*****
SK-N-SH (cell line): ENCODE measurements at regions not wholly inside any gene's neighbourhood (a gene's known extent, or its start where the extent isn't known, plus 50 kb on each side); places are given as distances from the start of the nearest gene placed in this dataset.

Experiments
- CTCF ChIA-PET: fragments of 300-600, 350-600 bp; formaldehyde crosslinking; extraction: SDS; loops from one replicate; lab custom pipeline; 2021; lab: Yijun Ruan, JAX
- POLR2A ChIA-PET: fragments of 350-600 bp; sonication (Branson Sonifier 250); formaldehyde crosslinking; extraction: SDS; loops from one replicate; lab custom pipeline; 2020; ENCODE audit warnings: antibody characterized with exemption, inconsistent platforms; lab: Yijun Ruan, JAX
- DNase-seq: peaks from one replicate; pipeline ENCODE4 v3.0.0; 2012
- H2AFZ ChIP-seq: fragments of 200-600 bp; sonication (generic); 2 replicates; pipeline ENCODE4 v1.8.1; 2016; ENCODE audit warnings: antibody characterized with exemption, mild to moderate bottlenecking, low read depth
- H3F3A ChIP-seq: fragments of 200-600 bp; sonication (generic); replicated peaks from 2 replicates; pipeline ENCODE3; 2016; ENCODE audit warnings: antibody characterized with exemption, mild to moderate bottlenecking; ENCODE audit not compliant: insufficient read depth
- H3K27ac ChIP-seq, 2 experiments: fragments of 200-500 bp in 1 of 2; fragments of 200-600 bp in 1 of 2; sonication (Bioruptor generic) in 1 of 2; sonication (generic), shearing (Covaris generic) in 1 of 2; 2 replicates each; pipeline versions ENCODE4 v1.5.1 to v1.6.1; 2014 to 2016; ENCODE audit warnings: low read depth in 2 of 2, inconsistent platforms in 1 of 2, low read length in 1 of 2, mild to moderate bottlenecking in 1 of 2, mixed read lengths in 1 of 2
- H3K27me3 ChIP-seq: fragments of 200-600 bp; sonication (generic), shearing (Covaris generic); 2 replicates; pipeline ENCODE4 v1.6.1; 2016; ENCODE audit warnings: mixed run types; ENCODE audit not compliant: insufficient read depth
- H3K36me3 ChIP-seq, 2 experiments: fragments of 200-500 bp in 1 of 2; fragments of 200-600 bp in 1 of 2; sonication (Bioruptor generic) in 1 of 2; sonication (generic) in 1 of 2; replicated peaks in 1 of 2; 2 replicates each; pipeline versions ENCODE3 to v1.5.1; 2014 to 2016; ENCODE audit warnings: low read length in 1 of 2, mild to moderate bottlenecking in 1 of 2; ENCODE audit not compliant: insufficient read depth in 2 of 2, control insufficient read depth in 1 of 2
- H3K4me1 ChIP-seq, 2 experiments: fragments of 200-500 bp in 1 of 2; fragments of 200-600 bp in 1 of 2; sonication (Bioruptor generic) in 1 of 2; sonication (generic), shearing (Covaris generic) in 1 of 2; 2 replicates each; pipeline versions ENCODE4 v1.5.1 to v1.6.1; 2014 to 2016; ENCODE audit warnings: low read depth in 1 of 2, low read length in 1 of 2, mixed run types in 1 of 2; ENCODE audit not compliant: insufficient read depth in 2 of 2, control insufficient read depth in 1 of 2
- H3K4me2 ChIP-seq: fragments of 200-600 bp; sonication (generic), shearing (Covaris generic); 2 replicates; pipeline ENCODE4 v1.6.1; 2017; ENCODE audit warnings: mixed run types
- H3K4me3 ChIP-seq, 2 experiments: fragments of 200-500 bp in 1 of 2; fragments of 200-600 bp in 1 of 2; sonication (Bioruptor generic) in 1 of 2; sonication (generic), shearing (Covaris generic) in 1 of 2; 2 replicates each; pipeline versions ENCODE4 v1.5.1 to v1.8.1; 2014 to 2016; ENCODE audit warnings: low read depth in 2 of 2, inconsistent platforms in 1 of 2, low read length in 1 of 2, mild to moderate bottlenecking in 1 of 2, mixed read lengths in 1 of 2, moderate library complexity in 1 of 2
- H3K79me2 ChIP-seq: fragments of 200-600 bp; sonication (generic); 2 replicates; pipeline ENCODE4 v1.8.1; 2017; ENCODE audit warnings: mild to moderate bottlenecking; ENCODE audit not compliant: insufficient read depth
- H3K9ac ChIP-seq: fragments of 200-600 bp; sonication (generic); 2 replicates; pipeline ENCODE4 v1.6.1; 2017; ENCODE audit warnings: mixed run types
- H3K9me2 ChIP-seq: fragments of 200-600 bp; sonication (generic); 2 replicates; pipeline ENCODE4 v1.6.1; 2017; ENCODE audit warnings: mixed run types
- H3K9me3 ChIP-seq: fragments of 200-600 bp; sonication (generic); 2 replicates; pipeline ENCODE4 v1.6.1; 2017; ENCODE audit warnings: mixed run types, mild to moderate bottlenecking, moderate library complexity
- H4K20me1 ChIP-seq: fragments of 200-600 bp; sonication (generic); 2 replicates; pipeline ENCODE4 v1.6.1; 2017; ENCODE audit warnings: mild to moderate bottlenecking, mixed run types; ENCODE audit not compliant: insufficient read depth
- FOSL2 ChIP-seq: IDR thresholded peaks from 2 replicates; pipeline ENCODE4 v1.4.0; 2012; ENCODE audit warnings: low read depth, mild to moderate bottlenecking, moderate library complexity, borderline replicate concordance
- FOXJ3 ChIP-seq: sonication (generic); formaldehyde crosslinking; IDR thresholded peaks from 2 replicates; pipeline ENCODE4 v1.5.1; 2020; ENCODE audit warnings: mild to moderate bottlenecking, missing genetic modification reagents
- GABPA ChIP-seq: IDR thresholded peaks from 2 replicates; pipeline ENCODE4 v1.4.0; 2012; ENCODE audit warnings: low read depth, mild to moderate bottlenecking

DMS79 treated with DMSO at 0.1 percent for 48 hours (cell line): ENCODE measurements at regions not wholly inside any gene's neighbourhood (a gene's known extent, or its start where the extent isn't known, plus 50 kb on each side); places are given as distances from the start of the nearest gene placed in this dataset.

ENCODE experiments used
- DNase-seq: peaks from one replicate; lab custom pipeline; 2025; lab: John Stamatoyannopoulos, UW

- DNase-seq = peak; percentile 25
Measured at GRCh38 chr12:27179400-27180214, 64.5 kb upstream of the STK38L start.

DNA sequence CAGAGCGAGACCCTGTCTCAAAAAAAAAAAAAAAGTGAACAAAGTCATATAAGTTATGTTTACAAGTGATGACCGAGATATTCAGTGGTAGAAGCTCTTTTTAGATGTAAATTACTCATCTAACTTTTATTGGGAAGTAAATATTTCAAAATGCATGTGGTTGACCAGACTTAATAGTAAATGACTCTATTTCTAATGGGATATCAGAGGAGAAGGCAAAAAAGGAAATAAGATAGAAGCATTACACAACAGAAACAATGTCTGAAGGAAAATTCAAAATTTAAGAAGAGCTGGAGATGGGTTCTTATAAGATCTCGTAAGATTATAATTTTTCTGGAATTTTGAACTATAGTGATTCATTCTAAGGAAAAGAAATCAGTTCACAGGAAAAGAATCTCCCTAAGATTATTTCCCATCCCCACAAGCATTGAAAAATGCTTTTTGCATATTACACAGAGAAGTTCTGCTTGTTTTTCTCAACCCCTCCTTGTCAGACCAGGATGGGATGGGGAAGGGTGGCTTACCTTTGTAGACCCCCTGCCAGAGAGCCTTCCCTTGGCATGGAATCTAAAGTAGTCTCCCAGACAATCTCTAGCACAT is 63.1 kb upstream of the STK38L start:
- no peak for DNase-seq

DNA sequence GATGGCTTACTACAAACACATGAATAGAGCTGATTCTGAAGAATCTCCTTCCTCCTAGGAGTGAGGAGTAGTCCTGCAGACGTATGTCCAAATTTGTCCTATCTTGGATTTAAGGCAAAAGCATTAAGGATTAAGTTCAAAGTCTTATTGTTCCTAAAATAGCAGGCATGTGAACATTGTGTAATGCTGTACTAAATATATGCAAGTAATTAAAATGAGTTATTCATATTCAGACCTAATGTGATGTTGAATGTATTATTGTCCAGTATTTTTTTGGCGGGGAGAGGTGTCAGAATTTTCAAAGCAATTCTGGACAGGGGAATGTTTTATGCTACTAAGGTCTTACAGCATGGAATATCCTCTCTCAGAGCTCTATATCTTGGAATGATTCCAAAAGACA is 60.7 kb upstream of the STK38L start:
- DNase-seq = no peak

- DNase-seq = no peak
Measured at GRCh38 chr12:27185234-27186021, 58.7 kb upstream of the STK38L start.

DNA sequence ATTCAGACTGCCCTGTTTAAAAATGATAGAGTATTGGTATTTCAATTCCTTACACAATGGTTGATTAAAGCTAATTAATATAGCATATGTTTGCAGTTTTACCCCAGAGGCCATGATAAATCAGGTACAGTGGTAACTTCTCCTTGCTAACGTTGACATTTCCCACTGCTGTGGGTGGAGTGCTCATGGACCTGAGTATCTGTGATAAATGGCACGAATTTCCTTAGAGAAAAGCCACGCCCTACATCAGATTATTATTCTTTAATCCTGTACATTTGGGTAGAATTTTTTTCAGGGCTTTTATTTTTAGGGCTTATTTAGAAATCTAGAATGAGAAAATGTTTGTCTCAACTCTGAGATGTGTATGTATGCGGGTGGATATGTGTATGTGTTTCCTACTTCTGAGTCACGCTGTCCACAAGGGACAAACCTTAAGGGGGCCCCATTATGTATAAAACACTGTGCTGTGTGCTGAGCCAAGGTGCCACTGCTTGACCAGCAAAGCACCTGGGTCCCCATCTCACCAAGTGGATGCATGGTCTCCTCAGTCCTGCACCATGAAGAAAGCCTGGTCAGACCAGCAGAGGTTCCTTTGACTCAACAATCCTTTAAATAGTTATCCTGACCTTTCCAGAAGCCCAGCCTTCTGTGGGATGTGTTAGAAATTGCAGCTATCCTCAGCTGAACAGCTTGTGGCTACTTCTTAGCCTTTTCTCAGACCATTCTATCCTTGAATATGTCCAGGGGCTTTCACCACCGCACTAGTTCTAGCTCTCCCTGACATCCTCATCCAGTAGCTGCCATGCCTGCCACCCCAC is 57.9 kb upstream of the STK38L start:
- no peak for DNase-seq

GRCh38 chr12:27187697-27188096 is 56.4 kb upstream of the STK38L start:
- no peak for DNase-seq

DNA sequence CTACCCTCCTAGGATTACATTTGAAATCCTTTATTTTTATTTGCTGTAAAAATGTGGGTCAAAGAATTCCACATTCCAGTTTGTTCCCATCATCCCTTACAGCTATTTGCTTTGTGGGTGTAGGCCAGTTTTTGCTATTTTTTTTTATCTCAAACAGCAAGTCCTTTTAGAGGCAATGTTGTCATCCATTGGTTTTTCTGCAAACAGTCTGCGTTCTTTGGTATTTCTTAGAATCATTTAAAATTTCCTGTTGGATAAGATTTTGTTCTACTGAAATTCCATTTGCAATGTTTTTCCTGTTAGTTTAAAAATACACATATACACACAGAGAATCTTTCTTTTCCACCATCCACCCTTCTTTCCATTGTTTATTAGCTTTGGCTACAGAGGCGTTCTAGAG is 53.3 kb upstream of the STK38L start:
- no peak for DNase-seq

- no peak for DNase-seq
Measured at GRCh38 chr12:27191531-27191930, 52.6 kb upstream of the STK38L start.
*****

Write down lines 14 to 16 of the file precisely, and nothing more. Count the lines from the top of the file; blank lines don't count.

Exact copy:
- H3K79me2 ChIP-seq: fragments of 200-600 bp; sonication (generic); 2 replicates; pipeline ENCODE4 v1.8.1; 2017; ENCODE audit warnings: mild to moderate bottlenecking; ENCODE audit not compliant: insufficient read depth
- H3K9ac ChIP-seq: fragments of 200-600 bp; sonication (generic); 2 replicates; pipeline ENCODE4 v1.6.1; 2017; ENCODE audit warnings: mixed run types
- H3K9me2 ChIP-seq: fragments of 200-600 bp; sonication (generic); 2 replicates; pipeline ENCODE4 v1.6.1; 2017; ENCODE audit warnings: mixed run types